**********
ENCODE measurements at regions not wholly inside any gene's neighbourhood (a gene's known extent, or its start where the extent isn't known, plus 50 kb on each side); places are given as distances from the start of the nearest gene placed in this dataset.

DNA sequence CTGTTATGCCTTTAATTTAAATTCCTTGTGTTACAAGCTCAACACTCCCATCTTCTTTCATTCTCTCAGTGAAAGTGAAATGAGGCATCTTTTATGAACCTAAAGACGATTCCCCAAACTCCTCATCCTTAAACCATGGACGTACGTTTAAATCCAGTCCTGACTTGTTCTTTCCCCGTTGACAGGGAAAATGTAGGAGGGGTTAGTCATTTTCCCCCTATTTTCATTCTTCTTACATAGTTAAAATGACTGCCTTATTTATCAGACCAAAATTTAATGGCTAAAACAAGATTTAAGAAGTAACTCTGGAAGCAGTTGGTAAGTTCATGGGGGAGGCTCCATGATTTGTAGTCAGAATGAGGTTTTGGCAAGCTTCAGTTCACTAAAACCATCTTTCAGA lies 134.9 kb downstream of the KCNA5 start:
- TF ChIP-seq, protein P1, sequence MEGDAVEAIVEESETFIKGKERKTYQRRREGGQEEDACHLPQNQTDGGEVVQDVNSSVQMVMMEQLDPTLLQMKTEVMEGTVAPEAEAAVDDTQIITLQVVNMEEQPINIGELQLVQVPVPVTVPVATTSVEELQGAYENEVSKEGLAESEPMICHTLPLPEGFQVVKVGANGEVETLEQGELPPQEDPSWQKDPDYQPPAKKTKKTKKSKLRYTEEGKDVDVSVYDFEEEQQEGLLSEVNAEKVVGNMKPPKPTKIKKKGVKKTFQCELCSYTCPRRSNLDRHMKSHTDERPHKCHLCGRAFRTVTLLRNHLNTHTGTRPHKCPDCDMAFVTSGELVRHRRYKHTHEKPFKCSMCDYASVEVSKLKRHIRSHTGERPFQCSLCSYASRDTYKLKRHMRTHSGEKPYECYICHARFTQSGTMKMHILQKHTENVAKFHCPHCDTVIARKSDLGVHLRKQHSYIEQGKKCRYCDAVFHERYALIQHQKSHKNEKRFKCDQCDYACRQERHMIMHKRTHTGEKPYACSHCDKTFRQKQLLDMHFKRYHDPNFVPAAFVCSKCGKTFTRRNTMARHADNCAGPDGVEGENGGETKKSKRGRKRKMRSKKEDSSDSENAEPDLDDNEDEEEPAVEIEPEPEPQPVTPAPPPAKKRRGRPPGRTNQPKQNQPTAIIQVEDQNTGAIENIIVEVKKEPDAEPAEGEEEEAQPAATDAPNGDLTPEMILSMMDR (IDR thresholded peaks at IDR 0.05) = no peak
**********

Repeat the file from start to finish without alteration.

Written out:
ENCODE measurements at regions not wholly inside any gene's neighbourhood (a gene's known extent, or its start where the extent isn't known, plus 50 kb on each side); places are given as distances from the start of the nearest gene placed in this dataset.

DNA sequence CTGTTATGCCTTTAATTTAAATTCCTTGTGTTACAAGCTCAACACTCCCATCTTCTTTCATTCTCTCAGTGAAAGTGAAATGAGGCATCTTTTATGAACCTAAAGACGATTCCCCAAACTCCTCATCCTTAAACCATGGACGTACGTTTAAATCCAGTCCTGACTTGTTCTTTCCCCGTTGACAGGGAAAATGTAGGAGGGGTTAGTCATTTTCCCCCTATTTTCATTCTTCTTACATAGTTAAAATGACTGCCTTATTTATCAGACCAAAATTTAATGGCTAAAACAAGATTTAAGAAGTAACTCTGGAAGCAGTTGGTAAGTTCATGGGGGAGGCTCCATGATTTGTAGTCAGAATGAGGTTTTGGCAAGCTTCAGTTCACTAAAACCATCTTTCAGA lies 134.9 kb downstream of the KCNA5 start:
- TF ChIP-seq, protein P1, sequence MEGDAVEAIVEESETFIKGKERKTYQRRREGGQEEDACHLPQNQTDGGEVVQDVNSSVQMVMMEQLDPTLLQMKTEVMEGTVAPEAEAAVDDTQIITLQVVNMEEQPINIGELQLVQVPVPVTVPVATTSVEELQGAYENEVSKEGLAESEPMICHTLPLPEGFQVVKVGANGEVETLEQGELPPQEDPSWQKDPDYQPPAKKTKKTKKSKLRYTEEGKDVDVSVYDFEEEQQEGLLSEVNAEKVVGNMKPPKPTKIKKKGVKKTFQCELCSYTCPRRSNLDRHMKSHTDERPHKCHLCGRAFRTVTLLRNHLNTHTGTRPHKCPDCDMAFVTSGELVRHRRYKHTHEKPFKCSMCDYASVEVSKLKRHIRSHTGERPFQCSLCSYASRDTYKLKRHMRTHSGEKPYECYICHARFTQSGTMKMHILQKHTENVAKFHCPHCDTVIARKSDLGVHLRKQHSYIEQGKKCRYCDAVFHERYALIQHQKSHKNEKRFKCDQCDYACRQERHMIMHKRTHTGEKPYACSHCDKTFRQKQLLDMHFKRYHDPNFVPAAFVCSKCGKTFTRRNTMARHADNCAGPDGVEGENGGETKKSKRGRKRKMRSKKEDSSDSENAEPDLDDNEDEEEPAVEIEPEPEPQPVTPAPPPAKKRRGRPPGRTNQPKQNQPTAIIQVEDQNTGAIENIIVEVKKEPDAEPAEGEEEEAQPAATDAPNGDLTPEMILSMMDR (IDR thresholded peaks at IDR 0.05) = no peak